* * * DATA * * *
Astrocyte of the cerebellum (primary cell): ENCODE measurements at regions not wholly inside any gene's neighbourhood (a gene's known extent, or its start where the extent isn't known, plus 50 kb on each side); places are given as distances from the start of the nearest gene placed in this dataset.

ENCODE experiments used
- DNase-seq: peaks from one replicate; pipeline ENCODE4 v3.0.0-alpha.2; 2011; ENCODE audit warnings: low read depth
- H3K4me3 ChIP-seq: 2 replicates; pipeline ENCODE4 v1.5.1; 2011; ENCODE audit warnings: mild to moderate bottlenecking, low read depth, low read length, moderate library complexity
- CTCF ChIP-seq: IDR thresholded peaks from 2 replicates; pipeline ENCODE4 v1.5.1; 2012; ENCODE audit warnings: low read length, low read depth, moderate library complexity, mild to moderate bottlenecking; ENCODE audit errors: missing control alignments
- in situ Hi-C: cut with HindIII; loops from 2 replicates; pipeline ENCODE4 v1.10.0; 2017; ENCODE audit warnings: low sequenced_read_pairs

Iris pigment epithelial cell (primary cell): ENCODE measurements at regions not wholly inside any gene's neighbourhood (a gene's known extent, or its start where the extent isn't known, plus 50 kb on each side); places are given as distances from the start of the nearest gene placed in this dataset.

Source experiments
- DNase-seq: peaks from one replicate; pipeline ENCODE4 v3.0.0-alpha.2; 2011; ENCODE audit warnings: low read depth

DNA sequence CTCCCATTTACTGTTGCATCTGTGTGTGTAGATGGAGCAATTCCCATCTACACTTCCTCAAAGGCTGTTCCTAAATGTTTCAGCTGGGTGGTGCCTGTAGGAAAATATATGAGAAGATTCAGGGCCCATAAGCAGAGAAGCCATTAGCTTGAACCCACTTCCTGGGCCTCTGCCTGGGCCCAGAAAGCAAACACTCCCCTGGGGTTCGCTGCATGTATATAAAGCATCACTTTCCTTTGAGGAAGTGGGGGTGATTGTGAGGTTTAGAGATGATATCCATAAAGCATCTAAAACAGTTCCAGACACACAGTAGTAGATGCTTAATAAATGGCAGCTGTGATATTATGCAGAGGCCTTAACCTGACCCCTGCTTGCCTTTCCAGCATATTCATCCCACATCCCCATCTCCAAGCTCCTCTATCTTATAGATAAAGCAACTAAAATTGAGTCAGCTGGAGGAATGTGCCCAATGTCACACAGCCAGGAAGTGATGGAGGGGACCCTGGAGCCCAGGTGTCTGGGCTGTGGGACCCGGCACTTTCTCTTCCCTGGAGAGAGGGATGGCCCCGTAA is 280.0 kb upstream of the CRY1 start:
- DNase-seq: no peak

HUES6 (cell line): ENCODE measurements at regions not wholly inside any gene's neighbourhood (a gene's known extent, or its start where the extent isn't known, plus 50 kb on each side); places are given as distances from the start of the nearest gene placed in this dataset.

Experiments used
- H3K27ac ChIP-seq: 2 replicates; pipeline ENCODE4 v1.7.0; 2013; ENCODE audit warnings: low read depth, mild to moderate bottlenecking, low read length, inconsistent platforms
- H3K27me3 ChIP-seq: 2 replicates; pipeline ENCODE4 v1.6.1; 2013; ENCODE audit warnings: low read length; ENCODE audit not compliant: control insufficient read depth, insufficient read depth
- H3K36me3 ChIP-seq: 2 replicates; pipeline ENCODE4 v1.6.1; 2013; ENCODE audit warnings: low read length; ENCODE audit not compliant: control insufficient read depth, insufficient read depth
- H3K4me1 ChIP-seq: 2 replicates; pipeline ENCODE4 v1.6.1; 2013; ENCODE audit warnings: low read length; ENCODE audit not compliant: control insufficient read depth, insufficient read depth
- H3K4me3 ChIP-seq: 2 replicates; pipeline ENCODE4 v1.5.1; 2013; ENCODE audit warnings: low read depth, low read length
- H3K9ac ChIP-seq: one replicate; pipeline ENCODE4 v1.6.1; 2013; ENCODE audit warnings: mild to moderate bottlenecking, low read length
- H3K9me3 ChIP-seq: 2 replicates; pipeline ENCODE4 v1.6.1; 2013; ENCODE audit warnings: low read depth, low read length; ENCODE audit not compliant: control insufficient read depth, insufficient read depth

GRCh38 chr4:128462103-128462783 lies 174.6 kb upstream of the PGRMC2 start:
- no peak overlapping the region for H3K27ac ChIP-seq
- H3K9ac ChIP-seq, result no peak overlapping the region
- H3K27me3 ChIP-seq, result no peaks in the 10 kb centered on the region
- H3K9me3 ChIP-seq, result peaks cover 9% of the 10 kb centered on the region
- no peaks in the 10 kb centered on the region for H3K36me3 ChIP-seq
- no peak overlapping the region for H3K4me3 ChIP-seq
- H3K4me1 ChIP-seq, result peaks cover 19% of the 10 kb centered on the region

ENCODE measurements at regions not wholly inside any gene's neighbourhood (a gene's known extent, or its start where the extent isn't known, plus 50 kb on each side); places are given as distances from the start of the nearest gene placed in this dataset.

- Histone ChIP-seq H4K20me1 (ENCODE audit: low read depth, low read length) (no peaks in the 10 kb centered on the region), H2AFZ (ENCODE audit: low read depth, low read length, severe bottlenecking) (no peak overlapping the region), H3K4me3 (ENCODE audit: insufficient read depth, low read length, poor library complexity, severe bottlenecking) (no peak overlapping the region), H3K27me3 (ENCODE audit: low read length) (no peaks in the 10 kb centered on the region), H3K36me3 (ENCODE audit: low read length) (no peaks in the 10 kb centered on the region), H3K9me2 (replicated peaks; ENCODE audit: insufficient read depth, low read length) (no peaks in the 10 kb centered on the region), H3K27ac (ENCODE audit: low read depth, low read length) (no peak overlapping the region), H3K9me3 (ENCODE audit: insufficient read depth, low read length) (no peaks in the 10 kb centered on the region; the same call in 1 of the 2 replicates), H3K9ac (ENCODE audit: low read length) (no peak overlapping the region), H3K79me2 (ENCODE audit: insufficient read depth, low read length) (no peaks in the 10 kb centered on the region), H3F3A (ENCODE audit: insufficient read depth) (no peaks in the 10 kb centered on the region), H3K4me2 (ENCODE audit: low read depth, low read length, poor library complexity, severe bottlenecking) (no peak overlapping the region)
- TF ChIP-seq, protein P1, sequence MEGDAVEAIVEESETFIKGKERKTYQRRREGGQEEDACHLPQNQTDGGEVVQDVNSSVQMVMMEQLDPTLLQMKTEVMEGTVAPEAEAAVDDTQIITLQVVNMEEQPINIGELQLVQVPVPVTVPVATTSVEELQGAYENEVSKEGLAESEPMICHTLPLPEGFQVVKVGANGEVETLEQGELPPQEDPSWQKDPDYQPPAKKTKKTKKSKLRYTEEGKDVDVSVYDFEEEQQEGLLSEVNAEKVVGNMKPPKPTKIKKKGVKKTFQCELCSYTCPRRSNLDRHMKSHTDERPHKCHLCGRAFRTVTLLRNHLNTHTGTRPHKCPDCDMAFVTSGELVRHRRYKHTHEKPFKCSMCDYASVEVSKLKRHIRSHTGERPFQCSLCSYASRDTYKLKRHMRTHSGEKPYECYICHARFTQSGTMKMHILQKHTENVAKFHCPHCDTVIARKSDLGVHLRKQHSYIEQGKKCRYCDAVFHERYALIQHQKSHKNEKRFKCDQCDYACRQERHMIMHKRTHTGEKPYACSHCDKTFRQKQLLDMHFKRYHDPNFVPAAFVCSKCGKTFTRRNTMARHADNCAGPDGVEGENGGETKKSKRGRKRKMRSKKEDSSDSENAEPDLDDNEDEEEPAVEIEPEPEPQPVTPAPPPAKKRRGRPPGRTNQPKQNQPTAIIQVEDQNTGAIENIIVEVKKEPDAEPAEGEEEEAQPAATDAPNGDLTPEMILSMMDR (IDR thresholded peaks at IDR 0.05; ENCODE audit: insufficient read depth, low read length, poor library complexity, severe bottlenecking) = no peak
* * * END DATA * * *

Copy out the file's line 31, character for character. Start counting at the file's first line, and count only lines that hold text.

- TF ChIP-seq, protein P1, sequence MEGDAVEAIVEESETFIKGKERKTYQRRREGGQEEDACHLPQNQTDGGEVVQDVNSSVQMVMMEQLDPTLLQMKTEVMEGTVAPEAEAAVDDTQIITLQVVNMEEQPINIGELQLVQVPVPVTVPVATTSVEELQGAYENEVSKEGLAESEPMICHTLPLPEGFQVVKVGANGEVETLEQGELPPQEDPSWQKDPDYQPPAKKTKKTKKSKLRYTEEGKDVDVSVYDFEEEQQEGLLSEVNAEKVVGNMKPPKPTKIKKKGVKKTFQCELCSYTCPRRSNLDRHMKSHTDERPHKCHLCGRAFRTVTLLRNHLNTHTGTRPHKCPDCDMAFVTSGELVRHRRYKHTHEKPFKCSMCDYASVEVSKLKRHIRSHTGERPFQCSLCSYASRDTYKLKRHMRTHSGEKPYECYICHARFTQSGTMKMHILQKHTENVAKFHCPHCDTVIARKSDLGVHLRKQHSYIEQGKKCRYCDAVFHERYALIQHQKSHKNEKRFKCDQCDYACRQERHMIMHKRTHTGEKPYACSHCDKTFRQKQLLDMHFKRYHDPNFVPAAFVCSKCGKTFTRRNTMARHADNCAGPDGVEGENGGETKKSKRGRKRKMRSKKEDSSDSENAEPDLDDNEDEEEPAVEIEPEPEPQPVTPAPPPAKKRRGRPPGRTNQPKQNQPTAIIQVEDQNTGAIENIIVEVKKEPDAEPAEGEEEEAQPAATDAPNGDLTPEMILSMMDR (IDR thresholded peaks at IDR 0.05; ENCODE audit: insufficient read depth, low read length, poor library complexity, severe bottlenecking) = no peak